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Napoleon's Invasion of Russia, 1812

Vasily Vereshchagin. Napoleon in front of Moscow in Anticipation of the Deputation of the Boyars. 1891-1892.
In 1810, the whole of Europe was actually under the rule of Napoleon. Russia, particularly concerned about the expansion of France, was the main force on the continent, standing in its way to world domination. Knowing this, Napoleon began to prepare an invasion of the east.

At five o'clock in the morning on June 12 (June 24), 1812, a huge French army of 600 thousand men crossed the Neman and invaded Russia, launching the Patriotic War of 1812. The long retreat of the Russian troops continued until the first days of September, when a decisive battle of the Patriotic War took place on 7 September at Borodino, a small village near Moscow.  The next day, due to heavy losses, Commander-in-Chief of the Russian Army Mikhail Kutuzov gave the order to leave Moscow. On September 14, Napoleon entered the deserted city without a fight.

Napoleon's letter to Mikhail Kutuzov, dated October 3, 1812, is the most important and widely known of all autographs housed in the National Library of Russia. It was brought from Moscow to Field Marshal Kutuzov by Marquis Lauriston (1768–1828). This is documentary evidence of the Emperor's desire to propose peace negotiations.

«Dear Sir Prince Kutuzov!, writes Napoleon, "I am sending one of my Adjutants General to you to discuss several important matters. I want Your Excellency to take everything he said with trust, especially with regard to the feelings of respect and deep reverence that I have long had for you. Therefore, Dear Sir Prince Kutuzov, may God bless you».

François Gerard. Portrait of the Marquis of Lauriston. 19th century
Napoleon I. Letter to Field Marshal Kutuzov. October 3, 1812
The French text of this unanswered letter was literally cited in War and Peace by Leo Tolstoy, but with a wrong date – 30 instead of 3 October. The document came into the library in 1945 and became part of the personal collection of Mikhail Golenishchev-Kutuzov.

Being outside France, Napoleon did not stop ruling his empire for a minute. He considered the papers sent to him from Paris, signed some immediately, made decisions on others and appended instructions. The collections of the Manuscripts Department contain five official documents signed by Napoleon, dating back to the time of his military campaign in Russia. Among them is a draft decree сonferring Knight of the Legion of Honor on Captain Barer; a license for a French ship to sail with a cargo of food to England; instructions on the reports of the general intendant of the imperial court Jean-Baptiste de Nompère de Champagny, Duc de Cadore; the Minister of Police of France; Anne Jean Marie René Savary, Duс de Rovigo; Minister of War Henri-Jacques-Guillaume Clarke, Duke of Feltre.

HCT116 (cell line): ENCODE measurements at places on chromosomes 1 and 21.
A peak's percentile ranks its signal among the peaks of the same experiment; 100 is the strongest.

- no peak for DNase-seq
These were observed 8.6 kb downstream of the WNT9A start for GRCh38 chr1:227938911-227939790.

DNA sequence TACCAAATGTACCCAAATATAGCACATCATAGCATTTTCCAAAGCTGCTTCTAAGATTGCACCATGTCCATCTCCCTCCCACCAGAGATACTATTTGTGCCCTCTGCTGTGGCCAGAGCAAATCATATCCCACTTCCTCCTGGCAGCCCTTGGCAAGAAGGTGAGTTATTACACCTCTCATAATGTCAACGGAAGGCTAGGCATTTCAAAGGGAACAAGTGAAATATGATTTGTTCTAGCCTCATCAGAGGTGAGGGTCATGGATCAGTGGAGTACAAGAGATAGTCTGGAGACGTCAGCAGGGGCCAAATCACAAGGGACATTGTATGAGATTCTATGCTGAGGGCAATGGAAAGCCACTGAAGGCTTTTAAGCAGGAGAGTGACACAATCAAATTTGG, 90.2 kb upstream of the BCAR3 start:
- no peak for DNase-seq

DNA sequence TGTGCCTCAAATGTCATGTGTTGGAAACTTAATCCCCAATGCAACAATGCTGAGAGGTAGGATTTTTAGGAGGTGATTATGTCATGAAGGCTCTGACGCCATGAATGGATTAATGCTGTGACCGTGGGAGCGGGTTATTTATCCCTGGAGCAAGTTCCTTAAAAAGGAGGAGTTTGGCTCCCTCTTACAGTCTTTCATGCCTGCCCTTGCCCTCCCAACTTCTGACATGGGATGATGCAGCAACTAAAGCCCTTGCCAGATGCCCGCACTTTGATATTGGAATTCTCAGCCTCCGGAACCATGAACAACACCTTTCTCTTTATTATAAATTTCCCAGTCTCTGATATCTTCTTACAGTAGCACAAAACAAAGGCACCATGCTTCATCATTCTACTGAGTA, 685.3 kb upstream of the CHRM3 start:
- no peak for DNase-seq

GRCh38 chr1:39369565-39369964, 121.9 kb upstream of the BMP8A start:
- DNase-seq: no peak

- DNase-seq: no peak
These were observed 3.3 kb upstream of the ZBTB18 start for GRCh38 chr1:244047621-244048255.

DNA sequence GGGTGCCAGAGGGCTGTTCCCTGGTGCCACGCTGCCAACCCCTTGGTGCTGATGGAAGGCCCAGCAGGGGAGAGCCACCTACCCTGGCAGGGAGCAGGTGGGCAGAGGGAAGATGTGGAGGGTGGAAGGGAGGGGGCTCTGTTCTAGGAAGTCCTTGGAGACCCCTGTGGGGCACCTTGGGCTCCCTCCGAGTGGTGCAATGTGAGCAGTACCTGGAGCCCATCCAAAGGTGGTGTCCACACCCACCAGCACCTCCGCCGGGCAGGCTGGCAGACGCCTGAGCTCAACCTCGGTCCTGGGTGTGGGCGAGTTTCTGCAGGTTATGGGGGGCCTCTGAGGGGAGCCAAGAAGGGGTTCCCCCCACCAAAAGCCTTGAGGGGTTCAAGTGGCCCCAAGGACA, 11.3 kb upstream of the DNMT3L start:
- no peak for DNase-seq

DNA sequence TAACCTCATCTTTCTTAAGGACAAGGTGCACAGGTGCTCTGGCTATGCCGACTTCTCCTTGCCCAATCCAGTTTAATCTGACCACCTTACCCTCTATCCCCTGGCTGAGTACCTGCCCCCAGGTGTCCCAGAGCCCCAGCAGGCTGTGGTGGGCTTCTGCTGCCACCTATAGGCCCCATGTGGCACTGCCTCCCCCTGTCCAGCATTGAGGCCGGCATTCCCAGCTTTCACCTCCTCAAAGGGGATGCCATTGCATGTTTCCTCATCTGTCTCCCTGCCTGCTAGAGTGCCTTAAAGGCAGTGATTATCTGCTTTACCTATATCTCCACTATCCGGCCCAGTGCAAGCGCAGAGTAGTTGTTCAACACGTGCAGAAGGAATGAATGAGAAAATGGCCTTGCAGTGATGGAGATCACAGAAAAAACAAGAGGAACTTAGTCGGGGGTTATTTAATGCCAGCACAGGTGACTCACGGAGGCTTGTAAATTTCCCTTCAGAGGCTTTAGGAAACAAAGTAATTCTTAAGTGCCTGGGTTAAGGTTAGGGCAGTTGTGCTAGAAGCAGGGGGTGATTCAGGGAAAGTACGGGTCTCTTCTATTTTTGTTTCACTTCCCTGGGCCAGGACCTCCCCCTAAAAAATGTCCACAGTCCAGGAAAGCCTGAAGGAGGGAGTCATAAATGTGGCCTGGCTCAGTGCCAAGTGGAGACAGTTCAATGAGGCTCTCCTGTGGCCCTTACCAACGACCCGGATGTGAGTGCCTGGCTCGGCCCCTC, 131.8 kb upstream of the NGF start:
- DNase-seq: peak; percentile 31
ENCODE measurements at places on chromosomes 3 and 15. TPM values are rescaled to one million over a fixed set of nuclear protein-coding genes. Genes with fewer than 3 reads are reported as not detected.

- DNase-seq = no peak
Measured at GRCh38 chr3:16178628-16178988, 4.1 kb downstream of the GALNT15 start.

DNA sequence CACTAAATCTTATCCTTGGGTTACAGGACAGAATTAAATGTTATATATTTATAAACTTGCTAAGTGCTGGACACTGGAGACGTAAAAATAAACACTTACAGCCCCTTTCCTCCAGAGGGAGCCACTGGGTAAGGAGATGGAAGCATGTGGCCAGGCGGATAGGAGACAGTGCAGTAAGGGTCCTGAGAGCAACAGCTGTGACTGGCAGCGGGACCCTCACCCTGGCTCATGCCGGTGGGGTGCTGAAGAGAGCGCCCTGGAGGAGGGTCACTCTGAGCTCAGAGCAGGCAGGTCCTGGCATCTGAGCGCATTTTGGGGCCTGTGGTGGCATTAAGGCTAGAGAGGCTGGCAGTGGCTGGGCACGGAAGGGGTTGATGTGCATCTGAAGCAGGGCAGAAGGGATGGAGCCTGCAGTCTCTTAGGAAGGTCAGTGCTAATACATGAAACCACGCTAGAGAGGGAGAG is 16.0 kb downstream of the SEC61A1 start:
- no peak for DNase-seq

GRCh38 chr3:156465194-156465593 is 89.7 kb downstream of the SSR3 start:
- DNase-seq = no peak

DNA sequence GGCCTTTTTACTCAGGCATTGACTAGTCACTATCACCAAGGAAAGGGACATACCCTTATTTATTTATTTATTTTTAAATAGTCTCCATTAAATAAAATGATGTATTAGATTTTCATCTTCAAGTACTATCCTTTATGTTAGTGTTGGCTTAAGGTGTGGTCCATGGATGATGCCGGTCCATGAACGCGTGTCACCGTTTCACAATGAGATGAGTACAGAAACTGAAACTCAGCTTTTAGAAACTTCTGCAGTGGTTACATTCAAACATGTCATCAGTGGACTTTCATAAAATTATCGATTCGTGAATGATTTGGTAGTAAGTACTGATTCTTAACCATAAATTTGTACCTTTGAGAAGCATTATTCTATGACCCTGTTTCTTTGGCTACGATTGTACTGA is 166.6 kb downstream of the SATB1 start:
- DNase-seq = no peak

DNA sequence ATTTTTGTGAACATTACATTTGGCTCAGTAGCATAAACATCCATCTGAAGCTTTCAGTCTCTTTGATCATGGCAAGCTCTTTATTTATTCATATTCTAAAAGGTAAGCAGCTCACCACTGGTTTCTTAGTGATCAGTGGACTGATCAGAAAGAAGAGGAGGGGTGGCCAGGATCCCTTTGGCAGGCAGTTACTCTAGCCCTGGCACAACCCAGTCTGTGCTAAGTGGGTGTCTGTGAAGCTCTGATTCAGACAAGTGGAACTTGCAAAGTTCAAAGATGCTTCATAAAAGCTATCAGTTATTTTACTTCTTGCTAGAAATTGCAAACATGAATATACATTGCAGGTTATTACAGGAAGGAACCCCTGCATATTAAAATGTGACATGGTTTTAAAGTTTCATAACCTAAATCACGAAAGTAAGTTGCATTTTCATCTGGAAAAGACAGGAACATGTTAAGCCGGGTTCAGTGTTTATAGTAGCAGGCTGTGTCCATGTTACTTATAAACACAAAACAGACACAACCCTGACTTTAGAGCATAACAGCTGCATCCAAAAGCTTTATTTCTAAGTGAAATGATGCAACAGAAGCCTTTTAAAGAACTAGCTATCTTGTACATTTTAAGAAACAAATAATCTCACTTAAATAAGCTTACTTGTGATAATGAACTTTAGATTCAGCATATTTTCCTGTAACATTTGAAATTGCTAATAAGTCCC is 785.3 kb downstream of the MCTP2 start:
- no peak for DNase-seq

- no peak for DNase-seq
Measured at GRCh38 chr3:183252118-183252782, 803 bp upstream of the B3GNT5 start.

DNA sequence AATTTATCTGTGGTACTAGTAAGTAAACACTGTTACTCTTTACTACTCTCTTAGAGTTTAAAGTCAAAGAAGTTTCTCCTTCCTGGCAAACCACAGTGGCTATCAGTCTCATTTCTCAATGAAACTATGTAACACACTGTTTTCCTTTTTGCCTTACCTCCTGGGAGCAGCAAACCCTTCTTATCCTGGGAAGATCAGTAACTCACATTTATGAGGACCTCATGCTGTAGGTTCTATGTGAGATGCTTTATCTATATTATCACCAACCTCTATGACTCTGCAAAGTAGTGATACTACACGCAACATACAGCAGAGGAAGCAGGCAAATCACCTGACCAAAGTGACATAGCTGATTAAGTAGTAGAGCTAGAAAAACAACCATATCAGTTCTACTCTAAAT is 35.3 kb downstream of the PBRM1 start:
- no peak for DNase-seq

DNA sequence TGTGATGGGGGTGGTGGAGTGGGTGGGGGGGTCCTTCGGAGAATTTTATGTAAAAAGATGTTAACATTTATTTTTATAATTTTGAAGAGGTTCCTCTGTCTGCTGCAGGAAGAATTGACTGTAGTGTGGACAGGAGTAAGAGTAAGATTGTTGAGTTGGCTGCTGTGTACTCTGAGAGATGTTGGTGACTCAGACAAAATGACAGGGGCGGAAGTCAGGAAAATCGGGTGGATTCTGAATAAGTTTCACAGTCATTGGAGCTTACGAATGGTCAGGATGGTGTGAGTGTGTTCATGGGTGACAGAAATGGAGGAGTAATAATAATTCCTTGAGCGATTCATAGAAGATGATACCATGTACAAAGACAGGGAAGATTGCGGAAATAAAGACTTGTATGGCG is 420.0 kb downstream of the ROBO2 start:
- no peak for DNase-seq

François-Xavier Fabre. Portrait of the Duke of Feltre. 1810.
Napoleon I. Instructions and autograph signature on the report of the Duke of Feltre.
In a report addressed to the Emperor, dated October 19, 1812 (on this day the French army began to leave Moscow),  Minister of War Henri-Jacques-Guillaume Clarke (1765–1818) informed about the request of the Minister of Foreign Affairs of the Kingdom of Naples to provide him with a copy of the Great Map of the Russian Empire, for which he is willing to pay, but these maps was not on sale. The report was received by Napoleon two weeks later. The instructions behind his signature read: “Send free. Semlevo, November 3, 1812. According to legend, in the church of the village of Semlevo, located on the old Smolensk road, the Emperor spent the night of November 2-3 before the battle of Vyazma between the Russian avant-garde and the French army retreating to Smolensk.

The Great Map of the Russian Empire (original name “Carte de la Russie Europeenne”), mentioned in the report, was made by order of Napoleon in early 1812. It is based on the 100-Sheets Map of Russian Empire, produced in 1801-1804 by His Imperial Majesty's Depot of Maps. This very comprehensive map was compiled under the direction of Quartermaster General of the Russian army Pieter van Suchtelen and Director of the Depot of Maps, Karl Oppermann. In France, the map was translated into French, re-engraved and then used by the French army during the campaign in Russia.

During the retreat of the Napoleonic troops, many generals lost their wagons, and with them, apparently, their maps. According to the officers of the topographic service of the General Staff of Napoleon, at the end of December 1812, the army had no more than 20 out of 500 copies of the detailed map of the European part of the Russian Empire.

The war between the Russian and French empires lasted only 6 months and 2 days, but left a considerable mark in the history of the two countries and radically changed the balance of power in Europe. The main result of Russian campaign of 1812 was the almost complete destruction of the Great Army, which led to the decline of Franch military strength, while with the victory of the Russian army, Russia's influence on European politics increased many times.